The U.S. economy stands at an important crossroads. As the economy struggles with high inflation, government spending and deficits, and threats of a growing war in Ukraine, whether it can avoid recession will be determined by events and decisions that are difficult to discern. Increasingly, economies of western nations are being influenced by policies and politics emanating from governments that are both growing in size and power. This government power is manifested in both regulatory and legislative intervention into the mechanics of the economy. Given that the ability to influence the economy is moving from the market to the political sphere, it is becoming more difficult to understand and model the forces driving economic change. At any rate, it is important to evaluate the near-term changes that are and will occur.
Some bright spots in the U.S. economy:
- Housing starts have slowed due to weak, but improving housing affordability, high housing prices due to material cost inflation, and high mortgage rates. However, although starts will fall to less than 1.1 MM units in 2023, bottoming in Q4/2023, a shift is occurring towards smaller multi-family units (rising from traditional 27 percent to 35 percent of total starts) and away from larger one-family units, before transitioning back to one-family units in 2024 as interest rates, inflation, and prices fall. Starts will reach 1.3 million total units in 2024 and 1.5 million total units in 2025, a strong showing.
- Employment is growing, gaining 4 million jobs in 2022 as unemployment falls to 3.5 percent at year-end 2022 (25 percent of new hires in 2022 went to the hospitality industry, 25 percent to education, and 10 percent to manufacturing). Employment finally is returning to pre-COVID levels as government payments are now expiring.
- Consumer spending continues to grow, but at a slowing rate (1.7 percent in 2023). Inflation-adjusted spending is currently being fueled by savings withdrawals and rising credit card debt as inflation-fueled prices take a bigger bite out of household income. Also, higher employment means more people with more money to spend.
- Homeowner improvements will grow 8 percent through 2023 as consumers spend more on making homes more livable, given weaker housing affordability and uncertainty surrounding remote working stipulations.
- Interest rates, including mortgage rates, remain elevated, the result of increases in the Federal deficit, Federal Reserve Discount Rate increases, and inflation. Interest rates are anticipated to fall slightly but continue at current levels through 2024 as the Federal Reserve raises the discount rate to curb rising inflation. In the end, interest rates are rising but remain barely manageable given the average 30-year fixed mortgage rate was 6.3 percent in January 2023 and the prime rate was 7.3 percent. Home equity is rising as prices increase.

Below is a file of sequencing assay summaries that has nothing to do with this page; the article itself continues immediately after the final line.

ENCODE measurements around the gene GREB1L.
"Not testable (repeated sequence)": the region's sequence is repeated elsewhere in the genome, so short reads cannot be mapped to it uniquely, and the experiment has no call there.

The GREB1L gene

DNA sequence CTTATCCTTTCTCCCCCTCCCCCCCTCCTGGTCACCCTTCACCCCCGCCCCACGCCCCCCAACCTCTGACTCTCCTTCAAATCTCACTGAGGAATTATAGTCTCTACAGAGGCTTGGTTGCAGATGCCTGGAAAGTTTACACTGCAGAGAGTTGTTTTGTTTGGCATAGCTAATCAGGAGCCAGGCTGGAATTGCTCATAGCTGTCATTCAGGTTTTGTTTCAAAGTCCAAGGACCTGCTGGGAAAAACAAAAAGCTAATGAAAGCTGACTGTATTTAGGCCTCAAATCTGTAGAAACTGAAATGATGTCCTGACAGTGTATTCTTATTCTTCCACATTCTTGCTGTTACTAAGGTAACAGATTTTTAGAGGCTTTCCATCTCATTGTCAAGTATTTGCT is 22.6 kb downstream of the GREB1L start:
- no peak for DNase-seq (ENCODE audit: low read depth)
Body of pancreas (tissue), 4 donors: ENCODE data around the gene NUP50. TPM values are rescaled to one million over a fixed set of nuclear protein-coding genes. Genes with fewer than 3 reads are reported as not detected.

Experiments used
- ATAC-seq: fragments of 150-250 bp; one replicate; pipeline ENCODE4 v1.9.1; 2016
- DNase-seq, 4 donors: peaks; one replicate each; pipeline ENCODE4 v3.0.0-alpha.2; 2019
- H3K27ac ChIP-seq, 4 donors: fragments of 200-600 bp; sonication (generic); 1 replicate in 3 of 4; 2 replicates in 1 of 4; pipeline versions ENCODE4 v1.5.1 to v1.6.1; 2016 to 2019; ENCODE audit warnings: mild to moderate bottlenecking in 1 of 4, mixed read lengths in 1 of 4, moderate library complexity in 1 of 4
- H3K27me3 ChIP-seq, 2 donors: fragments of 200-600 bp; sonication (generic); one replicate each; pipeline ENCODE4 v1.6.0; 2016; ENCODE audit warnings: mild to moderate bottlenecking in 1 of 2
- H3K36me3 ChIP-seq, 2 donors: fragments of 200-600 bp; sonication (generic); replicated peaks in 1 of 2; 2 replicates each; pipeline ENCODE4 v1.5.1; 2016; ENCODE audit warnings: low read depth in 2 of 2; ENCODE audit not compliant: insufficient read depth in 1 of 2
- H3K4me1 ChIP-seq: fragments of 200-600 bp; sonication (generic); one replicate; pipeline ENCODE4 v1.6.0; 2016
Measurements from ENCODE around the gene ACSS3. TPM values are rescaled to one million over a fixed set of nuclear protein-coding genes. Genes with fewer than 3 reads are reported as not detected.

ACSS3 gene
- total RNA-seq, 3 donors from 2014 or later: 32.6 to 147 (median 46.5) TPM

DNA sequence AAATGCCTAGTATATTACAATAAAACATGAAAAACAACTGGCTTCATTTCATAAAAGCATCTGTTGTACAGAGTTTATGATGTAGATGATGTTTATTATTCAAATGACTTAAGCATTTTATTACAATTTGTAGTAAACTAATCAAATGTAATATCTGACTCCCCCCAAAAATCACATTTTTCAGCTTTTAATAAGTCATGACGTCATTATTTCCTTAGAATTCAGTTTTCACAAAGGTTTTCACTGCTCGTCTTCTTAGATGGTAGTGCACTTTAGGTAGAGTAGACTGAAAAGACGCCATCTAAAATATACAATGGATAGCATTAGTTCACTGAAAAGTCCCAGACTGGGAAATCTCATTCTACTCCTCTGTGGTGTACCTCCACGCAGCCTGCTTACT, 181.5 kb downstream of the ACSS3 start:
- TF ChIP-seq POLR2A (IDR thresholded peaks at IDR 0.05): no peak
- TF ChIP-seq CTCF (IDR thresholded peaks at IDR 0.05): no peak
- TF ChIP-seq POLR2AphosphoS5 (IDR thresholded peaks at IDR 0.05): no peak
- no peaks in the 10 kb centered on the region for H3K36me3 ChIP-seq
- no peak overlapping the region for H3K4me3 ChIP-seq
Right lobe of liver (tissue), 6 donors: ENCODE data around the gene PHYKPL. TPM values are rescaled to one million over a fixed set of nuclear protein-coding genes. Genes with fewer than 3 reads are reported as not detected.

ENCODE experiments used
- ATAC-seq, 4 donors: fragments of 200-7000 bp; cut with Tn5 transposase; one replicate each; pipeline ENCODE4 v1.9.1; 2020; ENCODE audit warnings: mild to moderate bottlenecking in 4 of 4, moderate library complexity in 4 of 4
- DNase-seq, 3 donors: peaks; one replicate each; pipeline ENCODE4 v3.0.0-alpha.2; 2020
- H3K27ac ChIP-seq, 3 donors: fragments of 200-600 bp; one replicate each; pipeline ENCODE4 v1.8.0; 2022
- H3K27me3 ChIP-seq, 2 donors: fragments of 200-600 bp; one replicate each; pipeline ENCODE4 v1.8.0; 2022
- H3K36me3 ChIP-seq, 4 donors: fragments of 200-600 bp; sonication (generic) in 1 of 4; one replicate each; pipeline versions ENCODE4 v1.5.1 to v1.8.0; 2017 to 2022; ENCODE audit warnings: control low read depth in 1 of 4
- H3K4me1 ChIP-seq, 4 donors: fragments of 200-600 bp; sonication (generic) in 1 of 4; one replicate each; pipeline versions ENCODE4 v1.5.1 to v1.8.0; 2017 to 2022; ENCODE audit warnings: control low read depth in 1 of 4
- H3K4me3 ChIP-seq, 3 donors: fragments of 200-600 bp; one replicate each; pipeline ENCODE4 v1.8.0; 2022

- Real non-residential investment in structures, a measure of the inflation- adjusted investment in total new non-residential construction, is rising and should continue to strengthen. Also, the AIA Billings Index fell to 49.3 in January 2023. Commercial construction is forecasted to grow through 2023, slowing during the second half of 2024 as higher interest rates take their toll.
- Office vacancy rates have been rising over the last four quarters, reflecting the uncertainty of remote versus office working policies. With the current vacancy rate at 15.9 percent, it is expected that office remodeling will slow during 2023 until the issue of remote work is finally resolved.
Bright Spot in the U.S. Economy
Interest rates, including mortgage rates, remain elevated, the result of increases in the Federal deficit, Federal Reserve Discount Rate increases, and inflation. Interest rates are anticipated to fall slightly, but continue at current levels through 2024 as the Federal Reserve raises the discount rate to curb rising inflation. In the end, interest rates are rising, but remain barely manageable given the average 30-year fixed mortgage rate was 6.3 percent in January 2023 and the prime rate was 7.3 percent. Home equity is rising as prices increase.
Factors threatening the U.S. economic situation include:
- Inflation remains a serious threat to economic stability. It has caused the dollar to decline, prices to rise, consumer purchasing power to fall, and interest rates to increase; all of which threaten to push the economy into a major slowdown or recession if left unabated.
- Energy prices remain high as the federal government has made investments in fossil fuels difficult, canceled oil and gas drilling permits on federal land, thus raising fuel, transportation, and raw material prices.
- The war in Ukraine is threatening to grow into a wider and more dangerous conflict, absorbing increasing amounts of financial aid from the U.S.
- Global trade disruptions could result from an escalation of the trade war with China and the unintended result of sanctions on or by Russia for its invasion of Ukraine.
- Key economic indicators have fallen over the last three quarters indicating that a major downturn is likely in the next six months.
Santo Torcivia is president of Market Insights LLC in Reading, Pennsylvania. He can be reached at 610.927.2299 or firstname.lastname@example.org.